Gracia looks at public art through a certain lens -- that it can be a statement from the government that supports it.
He says the Mexico City sculpture was meant to reflect modernism and to promote progress. But it overlooked a blighted neighborhood that never really changed. Eventually, officials moved the sculpture to make room for a second highway.
"It's really interesting what the sculpture tried to mean when it was built and what has it become,” Gracia says. “This idea of progression being a complete lie. And you can see it in the degradation of the sculpture."
And that degradation -- like the peeling paint and graffiti marks on both sister sculptures -- changes the meaning of art over time, he says.
In Mexico City, Gracia co-directs an independent art space called Bikini Wax. It houses creatives and hosts exhibitions and conversations. Gracia uses a variety of media, producing works from big installations to photographs.
The 27-year-old grew up near Bayer’s sculpture erected in Mexico City in 1968. That year also saw the Tlatelolco massacre, where an unknown number of students were killed by police as they protested the authoritarian regime.
“In personal history, my father was part of the massacre -- he was one of the students protesting against the government,” Gracia says. “This idea of power and control is really related to how the politics use these kinds of huge structures and monuments in order to control.”
Of course, the history of Denver’s sculpture is different. It’s not in a blighted neighborhood. But Gracia notes it doesn’t draw many people either. So he wants to examine how these two different histories intersect.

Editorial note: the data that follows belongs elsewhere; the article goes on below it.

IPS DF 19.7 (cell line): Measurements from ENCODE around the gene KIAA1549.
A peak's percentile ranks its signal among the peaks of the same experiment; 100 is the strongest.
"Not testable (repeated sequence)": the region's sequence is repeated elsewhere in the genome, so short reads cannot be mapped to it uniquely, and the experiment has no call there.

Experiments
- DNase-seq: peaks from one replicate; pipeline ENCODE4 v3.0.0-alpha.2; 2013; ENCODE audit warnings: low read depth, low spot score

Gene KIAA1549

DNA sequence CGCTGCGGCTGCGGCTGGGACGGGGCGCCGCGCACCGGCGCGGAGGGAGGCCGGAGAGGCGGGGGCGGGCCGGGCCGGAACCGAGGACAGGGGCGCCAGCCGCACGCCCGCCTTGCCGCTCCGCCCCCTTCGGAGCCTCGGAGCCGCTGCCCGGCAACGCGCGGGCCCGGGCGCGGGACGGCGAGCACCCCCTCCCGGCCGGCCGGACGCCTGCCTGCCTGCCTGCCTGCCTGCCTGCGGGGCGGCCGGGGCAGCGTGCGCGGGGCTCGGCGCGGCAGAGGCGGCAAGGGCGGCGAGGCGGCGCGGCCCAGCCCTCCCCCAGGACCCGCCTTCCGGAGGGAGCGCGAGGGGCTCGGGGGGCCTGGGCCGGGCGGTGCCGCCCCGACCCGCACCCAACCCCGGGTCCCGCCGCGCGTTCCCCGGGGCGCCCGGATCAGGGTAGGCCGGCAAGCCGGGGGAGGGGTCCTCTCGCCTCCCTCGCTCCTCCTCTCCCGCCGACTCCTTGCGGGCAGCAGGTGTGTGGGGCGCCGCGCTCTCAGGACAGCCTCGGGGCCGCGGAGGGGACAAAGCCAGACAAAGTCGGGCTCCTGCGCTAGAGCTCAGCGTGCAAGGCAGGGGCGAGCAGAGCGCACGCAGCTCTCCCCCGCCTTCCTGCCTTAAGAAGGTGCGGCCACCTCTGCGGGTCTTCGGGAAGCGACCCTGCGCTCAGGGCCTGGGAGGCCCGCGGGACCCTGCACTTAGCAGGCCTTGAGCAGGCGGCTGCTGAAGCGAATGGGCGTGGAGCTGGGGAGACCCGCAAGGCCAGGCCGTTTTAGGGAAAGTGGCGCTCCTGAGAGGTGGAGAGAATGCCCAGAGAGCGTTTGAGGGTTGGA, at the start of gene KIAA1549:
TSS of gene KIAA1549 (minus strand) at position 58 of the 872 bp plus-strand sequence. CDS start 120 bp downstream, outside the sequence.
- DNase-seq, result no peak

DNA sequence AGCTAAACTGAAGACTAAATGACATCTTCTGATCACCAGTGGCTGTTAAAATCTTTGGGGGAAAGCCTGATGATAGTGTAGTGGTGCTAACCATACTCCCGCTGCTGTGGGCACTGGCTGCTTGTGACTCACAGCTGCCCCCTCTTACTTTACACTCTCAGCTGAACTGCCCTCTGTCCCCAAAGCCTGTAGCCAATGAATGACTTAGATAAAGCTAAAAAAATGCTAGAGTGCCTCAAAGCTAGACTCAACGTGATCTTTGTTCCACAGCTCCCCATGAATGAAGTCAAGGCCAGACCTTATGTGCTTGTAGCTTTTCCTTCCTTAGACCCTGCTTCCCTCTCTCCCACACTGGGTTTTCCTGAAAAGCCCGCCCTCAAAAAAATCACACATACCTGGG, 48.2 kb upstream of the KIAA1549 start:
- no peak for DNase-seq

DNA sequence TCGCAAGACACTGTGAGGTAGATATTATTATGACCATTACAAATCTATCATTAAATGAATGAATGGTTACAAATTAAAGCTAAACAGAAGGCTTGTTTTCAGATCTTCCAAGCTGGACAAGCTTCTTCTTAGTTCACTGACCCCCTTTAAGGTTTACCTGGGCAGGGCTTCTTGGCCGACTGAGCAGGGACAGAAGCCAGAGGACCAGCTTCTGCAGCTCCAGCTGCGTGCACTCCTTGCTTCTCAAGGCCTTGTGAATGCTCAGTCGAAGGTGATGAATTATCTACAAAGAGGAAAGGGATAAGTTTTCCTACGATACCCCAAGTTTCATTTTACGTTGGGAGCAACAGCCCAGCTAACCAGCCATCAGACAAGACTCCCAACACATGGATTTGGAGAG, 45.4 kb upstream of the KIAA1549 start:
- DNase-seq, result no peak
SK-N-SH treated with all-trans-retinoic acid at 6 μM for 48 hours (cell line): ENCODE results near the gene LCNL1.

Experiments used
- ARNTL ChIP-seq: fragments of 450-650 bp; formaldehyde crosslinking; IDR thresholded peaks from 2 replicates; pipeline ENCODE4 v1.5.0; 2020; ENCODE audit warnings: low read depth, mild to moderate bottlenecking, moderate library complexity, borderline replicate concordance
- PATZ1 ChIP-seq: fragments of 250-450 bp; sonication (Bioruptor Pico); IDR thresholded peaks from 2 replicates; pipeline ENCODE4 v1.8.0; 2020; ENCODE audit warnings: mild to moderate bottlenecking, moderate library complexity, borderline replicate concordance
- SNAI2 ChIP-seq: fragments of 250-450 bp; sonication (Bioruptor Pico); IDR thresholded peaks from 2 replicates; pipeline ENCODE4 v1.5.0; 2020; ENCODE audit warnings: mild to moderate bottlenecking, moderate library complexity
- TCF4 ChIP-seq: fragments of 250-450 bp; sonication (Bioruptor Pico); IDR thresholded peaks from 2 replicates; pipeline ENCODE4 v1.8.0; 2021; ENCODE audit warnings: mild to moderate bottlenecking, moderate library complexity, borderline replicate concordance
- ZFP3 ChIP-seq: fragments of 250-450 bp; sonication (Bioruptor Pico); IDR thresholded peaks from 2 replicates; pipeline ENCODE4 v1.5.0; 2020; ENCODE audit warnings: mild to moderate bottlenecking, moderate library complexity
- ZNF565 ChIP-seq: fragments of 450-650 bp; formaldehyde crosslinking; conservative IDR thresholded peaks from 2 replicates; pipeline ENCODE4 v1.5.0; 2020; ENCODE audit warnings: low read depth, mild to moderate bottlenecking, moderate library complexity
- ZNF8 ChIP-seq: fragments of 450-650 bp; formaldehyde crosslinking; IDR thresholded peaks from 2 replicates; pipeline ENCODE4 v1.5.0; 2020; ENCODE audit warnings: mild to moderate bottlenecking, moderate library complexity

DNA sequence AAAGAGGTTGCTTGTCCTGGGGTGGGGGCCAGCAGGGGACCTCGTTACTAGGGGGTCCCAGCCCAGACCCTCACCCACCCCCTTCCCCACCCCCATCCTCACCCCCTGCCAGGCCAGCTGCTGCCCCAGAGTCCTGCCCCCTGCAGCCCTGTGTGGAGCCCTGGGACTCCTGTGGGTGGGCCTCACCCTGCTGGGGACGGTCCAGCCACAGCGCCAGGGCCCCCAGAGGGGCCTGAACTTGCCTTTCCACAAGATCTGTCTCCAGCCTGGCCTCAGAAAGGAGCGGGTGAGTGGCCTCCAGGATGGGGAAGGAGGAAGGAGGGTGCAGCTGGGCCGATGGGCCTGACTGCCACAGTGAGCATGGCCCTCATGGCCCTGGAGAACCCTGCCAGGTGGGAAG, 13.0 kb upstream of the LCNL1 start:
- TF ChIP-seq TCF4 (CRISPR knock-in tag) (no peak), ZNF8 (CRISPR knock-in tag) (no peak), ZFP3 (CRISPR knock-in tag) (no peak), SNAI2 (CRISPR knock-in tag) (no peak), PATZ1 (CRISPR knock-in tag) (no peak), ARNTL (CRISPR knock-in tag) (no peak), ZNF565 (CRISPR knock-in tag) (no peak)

Gracia's immediate interest in the sister sculptures caught Adam Gildar's attention. Gildar, ArtPlant director and a Denver gallery owner, picked Gracia as one of the two artists-in-residence from Mexico City for the Biennial exchange.
"Just the notion that he was already thinking about these tethers between spaces and ideologies was very telling to me," Gildar says. “He was somebody that would evolve in really interesting and poignant ways with the environment in which he would be placed.”
Since starting his residency in Colorado in mid-February, Gracia has visited museums, galleries and attractions. He’s engaged with artists, students and the public.
As part of the 2015 Biennial, Gracia will further explore how monuments and public art serve as tools to convey messages. He’s sorting it as he goes in his temporary space at TANK Studios. At this point, Gracia plans to make his own sculptures and incorporate video.
"Art for me is also a way to relate with the world and kind of understand my relationship with the world,” Gracia says.
That’s the idea of the Biennial. And Museo de las Americas director Maruca Salazar says it can also spur challenging conversations on topics like immigration and the economy in a more casual setting.
“The Biennial will be like a catharsis for all of us to think about it and to have a more positive approach to it by simply gathering communities and placing them together to enjoy an event,” Salazar, a Mexico native, says.
The artists participating in the exchange will share their work in an exhibition that opens during Denver’s 2015 Biennial of the Americas. The festival takes place July 14 - 18 with some events running through August 30.
Matt Scobey (in Mexico City): Jan. 12 - March 23
Cristobal Gracia (in Denver): February 16 - April 27
Melissa Furness (in Mexico City): April 6 - June 14
Daniel Monroy Cuevas (in Denver): April 26 - July 6
Whitney Eulich is a print and radio producer based in Mexico City, with family across the state of Colorado. Follow her on twitter @weulich.